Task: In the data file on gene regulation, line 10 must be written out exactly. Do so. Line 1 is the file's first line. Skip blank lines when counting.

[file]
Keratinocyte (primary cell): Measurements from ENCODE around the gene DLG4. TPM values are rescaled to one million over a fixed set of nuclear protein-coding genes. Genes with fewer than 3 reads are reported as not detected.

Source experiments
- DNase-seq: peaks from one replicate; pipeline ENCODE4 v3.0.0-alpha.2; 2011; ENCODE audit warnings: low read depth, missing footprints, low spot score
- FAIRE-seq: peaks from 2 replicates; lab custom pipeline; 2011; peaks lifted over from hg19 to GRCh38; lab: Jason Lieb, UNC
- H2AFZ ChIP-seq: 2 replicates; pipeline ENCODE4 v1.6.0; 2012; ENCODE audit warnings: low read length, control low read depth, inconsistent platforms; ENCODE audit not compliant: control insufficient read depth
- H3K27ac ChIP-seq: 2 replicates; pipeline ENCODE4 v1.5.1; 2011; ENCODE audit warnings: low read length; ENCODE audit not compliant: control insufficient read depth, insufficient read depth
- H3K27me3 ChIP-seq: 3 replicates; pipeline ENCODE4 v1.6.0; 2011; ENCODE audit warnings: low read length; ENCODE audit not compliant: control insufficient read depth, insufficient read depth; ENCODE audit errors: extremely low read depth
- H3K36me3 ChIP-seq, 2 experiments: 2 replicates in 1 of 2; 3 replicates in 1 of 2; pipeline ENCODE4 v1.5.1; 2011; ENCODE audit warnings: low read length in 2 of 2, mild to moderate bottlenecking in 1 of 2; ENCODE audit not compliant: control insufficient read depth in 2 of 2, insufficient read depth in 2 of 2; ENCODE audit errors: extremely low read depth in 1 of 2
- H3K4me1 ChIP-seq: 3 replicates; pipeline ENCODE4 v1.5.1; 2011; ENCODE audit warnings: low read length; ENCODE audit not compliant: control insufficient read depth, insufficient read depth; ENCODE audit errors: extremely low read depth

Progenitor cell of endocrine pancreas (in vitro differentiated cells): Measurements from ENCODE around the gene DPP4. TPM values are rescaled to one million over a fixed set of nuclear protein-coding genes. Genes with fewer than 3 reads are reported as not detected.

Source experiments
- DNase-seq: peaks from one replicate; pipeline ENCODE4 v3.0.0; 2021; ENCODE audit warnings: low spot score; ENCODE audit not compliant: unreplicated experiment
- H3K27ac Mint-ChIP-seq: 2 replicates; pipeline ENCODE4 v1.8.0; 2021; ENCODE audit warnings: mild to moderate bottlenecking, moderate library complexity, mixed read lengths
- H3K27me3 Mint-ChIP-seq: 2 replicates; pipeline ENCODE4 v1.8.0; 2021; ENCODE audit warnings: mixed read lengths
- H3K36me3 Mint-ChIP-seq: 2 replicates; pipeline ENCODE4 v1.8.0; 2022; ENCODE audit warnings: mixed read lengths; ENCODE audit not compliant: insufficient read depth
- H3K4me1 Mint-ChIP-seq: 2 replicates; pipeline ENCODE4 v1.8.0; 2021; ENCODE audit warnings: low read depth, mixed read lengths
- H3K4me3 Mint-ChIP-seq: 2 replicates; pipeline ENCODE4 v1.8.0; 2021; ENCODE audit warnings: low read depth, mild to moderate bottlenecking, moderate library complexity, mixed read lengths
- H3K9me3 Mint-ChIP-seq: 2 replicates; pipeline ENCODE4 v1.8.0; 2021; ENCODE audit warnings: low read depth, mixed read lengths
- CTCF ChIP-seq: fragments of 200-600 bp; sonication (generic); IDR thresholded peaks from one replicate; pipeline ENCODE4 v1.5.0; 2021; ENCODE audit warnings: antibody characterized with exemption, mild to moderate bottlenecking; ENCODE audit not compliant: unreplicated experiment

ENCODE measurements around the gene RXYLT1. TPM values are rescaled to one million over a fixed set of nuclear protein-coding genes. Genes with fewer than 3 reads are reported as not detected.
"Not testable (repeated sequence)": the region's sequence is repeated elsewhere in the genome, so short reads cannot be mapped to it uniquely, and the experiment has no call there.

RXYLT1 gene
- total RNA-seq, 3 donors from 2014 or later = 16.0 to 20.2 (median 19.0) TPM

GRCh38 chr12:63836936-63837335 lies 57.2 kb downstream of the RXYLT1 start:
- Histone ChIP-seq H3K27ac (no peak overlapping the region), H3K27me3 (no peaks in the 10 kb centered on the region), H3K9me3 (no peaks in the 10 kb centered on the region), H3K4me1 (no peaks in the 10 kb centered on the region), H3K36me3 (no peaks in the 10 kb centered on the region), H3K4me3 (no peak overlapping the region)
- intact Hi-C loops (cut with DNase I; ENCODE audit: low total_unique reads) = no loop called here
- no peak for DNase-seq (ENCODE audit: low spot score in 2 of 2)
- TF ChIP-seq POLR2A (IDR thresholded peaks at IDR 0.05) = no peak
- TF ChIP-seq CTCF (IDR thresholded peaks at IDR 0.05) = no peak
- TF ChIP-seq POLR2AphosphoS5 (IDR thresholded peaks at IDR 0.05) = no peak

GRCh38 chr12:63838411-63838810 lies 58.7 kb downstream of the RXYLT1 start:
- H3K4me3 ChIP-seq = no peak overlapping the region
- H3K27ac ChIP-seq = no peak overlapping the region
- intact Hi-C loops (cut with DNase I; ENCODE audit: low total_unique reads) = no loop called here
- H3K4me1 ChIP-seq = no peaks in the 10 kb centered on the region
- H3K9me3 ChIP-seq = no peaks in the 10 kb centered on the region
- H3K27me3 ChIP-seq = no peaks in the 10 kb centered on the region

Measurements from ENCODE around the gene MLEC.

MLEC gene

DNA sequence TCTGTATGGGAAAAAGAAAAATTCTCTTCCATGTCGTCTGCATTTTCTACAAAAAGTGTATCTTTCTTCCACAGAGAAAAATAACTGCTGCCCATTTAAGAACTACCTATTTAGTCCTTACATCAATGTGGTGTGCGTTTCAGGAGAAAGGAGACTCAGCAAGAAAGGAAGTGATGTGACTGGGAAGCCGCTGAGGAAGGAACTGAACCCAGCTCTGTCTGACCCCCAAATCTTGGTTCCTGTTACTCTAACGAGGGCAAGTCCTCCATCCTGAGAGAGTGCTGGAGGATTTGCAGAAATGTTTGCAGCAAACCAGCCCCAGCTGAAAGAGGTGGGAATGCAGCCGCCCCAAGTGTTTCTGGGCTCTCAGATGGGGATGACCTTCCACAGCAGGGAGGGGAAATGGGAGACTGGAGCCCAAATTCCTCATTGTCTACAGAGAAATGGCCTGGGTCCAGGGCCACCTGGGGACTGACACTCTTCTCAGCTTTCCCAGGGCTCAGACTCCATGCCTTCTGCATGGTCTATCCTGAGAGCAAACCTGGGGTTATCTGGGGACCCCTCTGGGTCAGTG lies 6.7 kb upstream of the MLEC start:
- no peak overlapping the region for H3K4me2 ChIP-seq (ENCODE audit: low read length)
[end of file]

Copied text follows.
Progenitor cell of endocrine pancreas (in vitro differentiated cells): Measurements from ENCODE around the gene DPP4. TPM values are rescaled to one million over a fixed set of nuclear protein-coding genes. Genes with fewer than 3 reads are reported as not detected.